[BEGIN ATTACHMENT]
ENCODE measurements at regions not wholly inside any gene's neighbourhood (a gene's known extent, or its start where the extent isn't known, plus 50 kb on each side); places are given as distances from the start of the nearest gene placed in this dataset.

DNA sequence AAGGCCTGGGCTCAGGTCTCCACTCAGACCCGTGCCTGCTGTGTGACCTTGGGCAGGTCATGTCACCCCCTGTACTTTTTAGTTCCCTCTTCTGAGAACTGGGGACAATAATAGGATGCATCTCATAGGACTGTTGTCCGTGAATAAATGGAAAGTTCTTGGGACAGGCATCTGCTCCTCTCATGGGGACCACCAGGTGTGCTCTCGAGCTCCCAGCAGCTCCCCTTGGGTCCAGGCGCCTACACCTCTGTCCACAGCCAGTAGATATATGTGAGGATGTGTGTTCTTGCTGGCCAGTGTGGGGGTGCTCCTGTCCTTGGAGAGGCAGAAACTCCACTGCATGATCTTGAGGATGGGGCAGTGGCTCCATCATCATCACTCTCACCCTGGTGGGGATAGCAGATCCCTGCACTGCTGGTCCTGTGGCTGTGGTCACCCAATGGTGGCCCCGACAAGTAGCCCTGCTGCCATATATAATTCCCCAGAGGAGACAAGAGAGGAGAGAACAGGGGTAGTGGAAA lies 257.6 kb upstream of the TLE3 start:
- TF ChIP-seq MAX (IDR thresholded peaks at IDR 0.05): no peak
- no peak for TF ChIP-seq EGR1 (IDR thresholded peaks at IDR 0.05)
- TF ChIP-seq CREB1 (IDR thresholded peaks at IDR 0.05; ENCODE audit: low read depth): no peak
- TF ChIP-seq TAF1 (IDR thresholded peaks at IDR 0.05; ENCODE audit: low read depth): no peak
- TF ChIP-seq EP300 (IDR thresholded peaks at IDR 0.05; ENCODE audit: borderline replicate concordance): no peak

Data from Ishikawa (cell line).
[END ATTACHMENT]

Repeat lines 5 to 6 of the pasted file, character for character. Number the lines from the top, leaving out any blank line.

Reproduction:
- TF ChIP-seq CREB1 (IDR thresholded peaks at IDR 0.05; ENCODE audit: low read depth): no peak
- TF ChIP-seq TAF1 (IDR thresholded peaks at IDR 0.05; ENCODE audit: low read depth): no peak